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Archive for the ‘Tim Carvell’ Category

SOUNDTRACK: Thee Silver Mt. Zion Memorial Orchestra-Kollpas Tradixionales (2010).

Silver Mt. Zion are back!  And they are noisy!

This disc continues their fine output of haunting, rambling epics.  The opener is a 15 minute slow builder called “There is a Light” and the finale is a 14 minute story called “‘Piphany Rambler.”  In between we have  a couple of multi-part tracks: “I Built Myself a Metal Bird” and “I Fed My Metal Bird the Wings of Other Metal Birds” which are some of the fastest tracks they’ve recorded.  The other “suite” is 3 versions (and spellings) of the title track.

The one consistent thing about Silver Mt . Zion (in whatever version of their name they employ) is that they write incredibly passionate music.  It’s often raw and it swells and ebbs with feeling.  I especially enjoy the (multiple) climaxes that fill all of the longer songs.  And when the band brings in the horns and the strings and the whole group sings along, it’s very affecting.

The one thing that I’m still not totally on board with is Efrim’s voice.  On previous releases, I bought it because he sounded very angsty, but I’m starting to think that the tenor of his voice just doesn’t work with the bombast of the music.  When the backing singers chime in, the sound is glorious, but I find his voice to be simply the wrong sound.  There’s a few parts on the disc where he sings in a lower, softer register, and I found them really moving.  I think if he sang all of the parts like that, they would impact the songs more strongly (and maybe even be more understandable).

I realize that the vocals are an essential part to the disc, and I definitely get used to them after a few listens, I just feel like the whole disc (and not just the music) would be amazing if Efrim used that deeper register more.

Nevertheless, the music is really fantastic, and if you buy the LP, you get some great artwork, too.

[READ: May 13, 2010] McSweeney’s 34

After the enormous work of Panorama, (McSweeney’s newspaper (Issue 33)), they’ve returned with a somewhat more modest affair.  Two slim books totaling about 400 pages  Each is a paperback. The first is a collection of short stories artwork, etc.  The second is  nonfiction work about Iraq.  Both books are bound together in a clear plastic slipcover (with a fun design on it).  [UPDATE: I cannot for the life of me out the books back in the cover.  They simply will not sit without ripping the plastic.  Boo!]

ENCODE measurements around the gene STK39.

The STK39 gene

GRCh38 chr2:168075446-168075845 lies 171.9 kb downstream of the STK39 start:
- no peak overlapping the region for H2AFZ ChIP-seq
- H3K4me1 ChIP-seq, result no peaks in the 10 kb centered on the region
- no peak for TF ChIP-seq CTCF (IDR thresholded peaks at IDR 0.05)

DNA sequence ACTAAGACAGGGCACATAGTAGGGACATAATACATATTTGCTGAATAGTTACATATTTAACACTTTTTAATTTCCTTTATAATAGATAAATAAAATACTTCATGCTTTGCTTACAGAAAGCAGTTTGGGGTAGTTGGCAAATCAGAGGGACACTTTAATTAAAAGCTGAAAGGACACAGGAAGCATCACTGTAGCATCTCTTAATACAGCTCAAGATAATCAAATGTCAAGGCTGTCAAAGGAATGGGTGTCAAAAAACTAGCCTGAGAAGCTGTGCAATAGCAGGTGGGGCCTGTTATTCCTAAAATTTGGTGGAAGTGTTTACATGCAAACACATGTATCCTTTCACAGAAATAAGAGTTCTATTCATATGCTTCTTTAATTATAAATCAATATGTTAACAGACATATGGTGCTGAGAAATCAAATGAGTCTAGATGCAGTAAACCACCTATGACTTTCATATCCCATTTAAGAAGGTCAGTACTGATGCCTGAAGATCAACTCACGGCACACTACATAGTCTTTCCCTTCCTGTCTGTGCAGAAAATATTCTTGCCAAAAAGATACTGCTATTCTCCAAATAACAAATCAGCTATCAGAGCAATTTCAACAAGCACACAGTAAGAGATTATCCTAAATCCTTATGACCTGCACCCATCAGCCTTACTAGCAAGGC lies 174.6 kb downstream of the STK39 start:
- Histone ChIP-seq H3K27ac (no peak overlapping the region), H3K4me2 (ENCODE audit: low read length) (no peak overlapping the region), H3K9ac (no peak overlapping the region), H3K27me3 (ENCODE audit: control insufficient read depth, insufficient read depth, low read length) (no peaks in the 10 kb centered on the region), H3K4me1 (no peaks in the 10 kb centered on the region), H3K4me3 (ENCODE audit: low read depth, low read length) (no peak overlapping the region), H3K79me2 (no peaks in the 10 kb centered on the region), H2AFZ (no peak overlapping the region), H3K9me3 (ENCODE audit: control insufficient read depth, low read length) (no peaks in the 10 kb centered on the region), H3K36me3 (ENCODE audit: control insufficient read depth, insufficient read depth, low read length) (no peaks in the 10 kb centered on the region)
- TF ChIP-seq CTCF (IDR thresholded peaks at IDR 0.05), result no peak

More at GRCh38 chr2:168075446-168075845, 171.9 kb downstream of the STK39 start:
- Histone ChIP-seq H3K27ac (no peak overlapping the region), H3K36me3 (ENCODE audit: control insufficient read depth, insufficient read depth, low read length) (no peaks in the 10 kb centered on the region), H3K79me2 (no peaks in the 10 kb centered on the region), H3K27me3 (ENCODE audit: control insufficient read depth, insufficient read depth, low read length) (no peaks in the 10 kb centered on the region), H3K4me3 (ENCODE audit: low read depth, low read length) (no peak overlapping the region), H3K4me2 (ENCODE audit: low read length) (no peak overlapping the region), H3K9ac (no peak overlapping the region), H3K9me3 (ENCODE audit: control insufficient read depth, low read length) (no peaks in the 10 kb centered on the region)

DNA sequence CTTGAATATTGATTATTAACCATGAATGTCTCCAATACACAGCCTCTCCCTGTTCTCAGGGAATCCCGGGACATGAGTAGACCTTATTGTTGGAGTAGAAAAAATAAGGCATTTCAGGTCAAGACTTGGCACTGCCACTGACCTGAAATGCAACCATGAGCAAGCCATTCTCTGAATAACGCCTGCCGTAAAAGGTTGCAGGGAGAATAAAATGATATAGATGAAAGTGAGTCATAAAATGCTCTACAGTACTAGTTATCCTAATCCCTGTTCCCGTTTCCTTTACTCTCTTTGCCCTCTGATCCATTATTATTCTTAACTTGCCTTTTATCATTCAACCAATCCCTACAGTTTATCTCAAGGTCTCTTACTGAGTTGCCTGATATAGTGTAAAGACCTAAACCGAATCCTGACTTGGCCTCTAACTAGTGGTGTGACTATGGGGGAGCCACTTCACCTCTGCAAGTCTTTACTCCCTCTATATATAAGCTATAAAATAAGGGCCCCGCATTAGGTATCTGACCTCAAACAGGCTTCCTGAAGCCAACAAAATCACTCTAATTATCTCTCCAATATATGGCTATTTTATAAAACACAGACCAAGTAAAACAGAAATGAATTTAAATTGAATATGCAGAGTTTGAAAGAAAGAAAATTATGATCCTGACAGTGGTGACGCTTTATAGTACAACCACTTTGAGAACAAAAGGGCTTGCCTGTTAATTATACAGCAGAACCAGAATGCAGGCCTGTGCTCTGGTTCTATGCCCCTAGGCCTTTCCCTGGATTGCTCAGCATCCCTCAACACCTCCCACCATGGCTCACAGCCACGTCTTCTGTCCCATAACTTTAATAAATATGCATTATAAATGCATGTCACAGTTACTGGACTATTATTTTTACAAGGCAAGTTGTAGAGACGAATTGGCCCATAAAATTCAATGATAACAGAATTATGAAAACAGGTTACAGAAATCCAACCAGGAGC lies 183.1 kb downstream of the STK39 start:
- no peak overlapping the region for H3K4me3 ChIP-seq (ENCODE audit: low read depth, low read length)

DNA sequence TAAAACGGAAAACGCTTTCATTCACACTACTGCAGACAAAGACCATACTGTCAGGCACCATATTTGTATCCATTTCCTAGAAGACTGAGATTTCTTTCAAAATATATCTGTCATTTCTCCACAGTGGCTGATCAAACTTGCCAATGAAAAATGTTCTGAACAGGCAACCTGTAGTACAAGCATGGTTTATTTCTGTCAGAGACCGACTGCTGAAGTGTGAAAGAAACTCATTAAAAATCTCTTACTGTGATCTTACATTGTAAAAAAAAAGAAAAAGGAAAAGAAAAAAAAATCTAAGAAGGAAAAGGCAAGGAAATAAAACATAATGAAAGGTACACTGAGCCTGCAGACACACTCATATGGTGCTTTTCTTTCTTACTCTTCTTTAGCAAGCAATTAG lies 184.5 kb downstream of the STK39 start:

The first collection opens with a Letters column, something that we haven’t seen in years!  And, as with the old letters column, the letters are absurd/funny/thoughtful and sometimes just weird. (more…)

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createdSOUNDTRACK: ONE RING ZERO-As Smart as We Are (2004).

orzI had this CD sitting around my house for about 4 years.  I had received it as a promo disc from Soft Skull Press (along with several other books on CD) and I just never put it on.  Then one day I was going through all these promos to see if any were books I wanted to listen to.  It was then that I actually read the disc label and saw that it was a band with lyrics written by some of my favorite authors.

I liked the disc so much I wound up buying it because the packaging is truly cool.  It’s a little booklet and it features an interview with the band and some really cool insights into how the songs came about, how they got the writers to submit lyrics, and the cool fact that One Ring Zero became McSweeney’s house band, accompanying writers during their weekly readings.

One Ring Zero is comprised of two guys (and guests).  And for this disc they split the tracks in half and one of them wrote melodies for 8 songs and the other guy wrote melodies for the other 8.  I’m not sure that I could tell the song writers apart by their styles, though.

But sure, the lyrics are probably great, but what does the band sound like?  Well, in the introduction, they are described as specializing “in the sort of 19th century, gypsy-klezmer, circus-flea-cartoon music you mainly hear in your dreams.” And, yep, that is a good summary of things.  The band uses water pipes, claviola, slide whistle and a theremin (among other homemade instruments).

And so, as with other McSweeney’s things, I’m going to list all of the lyricists with their titles.  But lyrically it’s an interesting concoction.  The authors were asked to write lyrics, but not necessarily songs.  So some pieces don’t have choruses.  Some pieces are just silly, and some pieces work quite nicely.  But most of them are really poems (and I can’t really review poems).  They’re fun to read, and it is fun to see what these authors made of this assignment.

PAUL AUSTER-“Natty Man Blues”
A rollicking opening that lopes around with the nonsensical lyrics, “There ain’t no sin in Cincinnati.” This one feels like a twisted Western.

DANIEL HANDLER-“Radio”
A supremely catchy (and rather vulgar) song that gets stuck in my head for days.  “Fucking good, fucking good, fucking good…”

DARIN STRAUSS-“We Both Have a Feeling That You Still Want Me”
A Dark and somewhat disturbing song that is also quite fun.

RICK MOODY-“Kiss Me, You Brat”
A delicate twinkly piece sung byguest vocalist Allysa Lamb *the first female vocalist to appear) .  Once the chorus breaks in, it has an almost carnivalesque tone to it.  This is the only song whose lyrics were written after the music.

LAWRENCE KRAUSER-“Deposition Disposition”
A twisted song that works as a call and response with delightful theremin sounds.  It has a very noir feel.

CLAY McLEOD CHAPMAN-“Half and Half”
This is a sort of comic torchy ballad.  Lyrically, it’ a bout being a hermaphrodite (and it’s dirty too).  Vocals by Hanna Cheek.

DAVE EGGERS-“The Ghost of Rita Gonzalo”
This has a sort of Beach Boys-y folky sound (albeit totally underproduced).  But that theremin is certainly back.

MARGARET ATWOOD-“Frankenstein Monster Song”